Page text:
In five short days, the celebratory cheers and impromptu parade of Palm Sunday have morphed to angry crowds demanding a drama of vengeance directed by fear and produced by hate. The people who had shouted Hosanna now stand with the leaders from whom they had wanted to be rescued. They had asked for freedom but what they really want is power and revenge. They wrote the love and compassion that Jesus spoke of out of the script.
If the events of this day are so awful and horrific, why then do we call it good? Just what is good about this particular Friday?
In the beginning as God spoke this world we inhabit into being, God declared it good, very good. All that God has made is good. Even as we corrupt and defile the goodness of all things for our own will and way, God’s creative work is good.
God takes the terrifying, public display of human hate and redeems it through the personal acts of the few who, despite what is erupting around them, proclaim the glimpses of the Kingdom they witness.
The criminal who chose not to curse and mock Jesus and spoke the truth of the situation.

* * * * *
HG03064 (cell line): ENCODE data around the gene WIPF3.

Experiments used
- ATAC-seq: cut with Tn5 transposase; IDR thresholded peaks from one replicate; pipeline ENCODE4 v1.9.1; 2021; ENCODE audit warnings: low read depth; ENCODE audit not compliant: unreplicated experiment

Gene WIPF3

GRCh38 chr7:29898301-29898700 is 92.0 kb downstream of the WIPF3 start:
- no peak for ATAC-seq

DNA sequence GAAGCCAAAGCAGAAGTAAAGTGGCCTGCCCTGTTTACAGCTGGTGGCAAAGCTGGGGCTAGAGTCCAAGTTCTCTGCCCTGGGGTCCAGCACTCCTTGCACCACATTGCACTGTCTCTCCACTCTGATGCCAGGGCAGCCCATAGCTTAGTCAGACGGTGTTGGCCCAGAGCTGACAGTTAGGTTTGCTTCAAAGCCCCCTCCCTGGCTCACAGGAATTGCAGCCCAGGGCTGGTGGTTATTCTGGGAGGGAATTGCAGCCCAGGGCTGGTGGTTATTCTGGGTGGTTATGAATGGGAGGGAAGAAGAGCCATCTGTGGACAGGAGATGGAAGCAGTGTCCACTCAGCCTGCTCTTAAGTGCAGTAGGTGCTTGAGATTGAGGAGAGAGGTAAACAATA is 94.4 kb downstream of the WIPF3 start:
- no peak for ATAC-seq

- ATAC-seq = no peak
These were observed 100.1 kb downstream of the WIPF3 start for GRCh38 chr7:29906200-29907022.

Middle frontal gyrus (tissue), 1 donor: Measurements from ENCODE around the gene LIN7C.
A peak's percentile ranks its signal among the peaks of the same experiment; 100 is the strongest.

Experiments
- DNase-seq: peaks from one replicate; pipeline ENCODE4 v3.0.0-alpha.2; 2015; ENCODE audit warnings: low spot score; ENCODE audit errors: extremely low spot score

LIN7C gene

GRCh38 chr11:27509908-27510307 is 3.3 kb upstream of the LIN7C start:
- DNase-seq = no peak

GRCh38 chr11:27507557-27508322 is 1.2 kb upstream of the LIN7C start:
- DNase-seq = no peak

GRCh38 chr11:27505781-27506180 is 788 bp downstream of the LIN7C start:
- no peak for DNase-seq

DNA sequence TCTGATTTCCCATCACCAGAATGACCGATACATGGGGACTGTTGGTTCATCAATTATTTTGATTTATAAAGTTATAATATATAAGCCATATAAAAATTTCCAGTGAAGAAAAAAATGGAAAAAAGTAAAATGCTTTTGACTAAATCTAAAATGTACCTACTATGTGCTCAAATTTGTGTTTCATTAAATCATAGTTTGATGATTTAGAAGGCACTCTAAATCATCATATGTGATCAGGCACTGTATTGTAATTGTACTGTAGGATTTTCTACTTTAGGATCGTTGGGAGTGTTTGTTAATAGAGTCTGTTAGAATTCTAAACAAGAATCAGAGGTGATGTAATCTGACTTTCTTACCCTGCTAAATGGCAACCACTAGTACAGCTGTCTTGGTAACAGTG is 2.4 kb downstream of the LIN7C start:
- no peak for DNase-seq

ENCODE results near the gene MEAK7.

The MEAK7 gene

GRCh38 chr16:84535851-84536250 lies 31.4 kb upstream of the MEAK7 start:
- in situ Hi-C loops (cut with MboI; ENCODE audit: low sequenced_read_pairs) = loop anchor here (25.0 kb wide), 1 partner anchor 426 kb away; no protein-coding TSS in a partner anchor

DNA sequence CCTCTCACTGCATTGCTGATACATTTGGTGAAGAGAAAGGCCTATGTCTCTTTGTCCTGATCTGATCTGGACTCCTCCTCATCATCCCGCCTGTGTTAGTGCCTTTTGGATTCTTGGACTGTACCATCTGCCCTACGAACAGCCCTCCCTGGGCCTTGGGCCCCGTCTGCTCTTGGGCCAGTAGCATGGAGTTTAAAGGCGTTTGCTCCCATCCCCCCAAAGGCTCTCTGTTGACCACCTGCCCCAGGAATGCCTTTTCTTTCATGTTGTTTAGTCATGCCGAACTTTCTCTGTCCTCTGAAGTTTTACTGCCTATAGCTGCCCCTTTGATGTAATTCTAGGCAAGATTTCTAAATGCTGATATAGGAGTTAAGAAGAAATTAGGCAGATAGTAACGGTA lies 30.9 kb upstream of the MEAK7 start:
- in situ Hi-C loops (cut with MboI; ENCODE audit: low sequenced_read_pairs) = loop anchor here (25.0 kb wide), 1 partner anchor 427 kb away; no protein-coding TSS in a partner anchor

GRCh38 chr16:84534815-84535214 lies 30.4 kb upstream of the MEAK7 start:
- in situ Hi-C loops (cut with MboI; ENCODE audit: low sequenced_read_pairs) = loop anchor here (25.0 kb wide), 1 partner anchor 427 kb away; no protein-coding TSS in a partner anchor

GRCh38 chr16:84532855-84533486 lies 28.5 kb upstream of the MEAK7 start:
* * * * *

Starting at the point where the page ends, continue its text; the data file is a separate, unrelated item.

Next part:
The captain of the Roman guard who saw Jesus’ true identity in death.
The women who refuse to leave his side.
Joseph of Arimathea who offered the dignity and respect of a traditional burial.
These people show us the embodiment of God’s redeeming word. Time isn’t rewound, there is no do-over. In the midst of the ugliness, the goodness of God is seen and offered and shared. Through this most horrifying method of death, God redeemed the life we had co-opted for our own gain.
The events of this day reveal the ultimate goodness of God’s love for every one: God gave his life so that we may recover the abundance of life we were created for. In Jesus’ invitation ‘follow me’ we enter into the good life that begins with the letting go of, the death of, the life we think we can build for ourselves.
God’s redemptive work happens within and through the brokenness of this world. Every time, with God’s help, we choose to step out of the fray and speak love, to offer dignity and justice where there has been none, to share our vision of God’s Kingdom in the despair of fear, we participate with God in this good work.
The Goodness of this Friday is God’s goodness given to us for the redemption of all of God’s creation.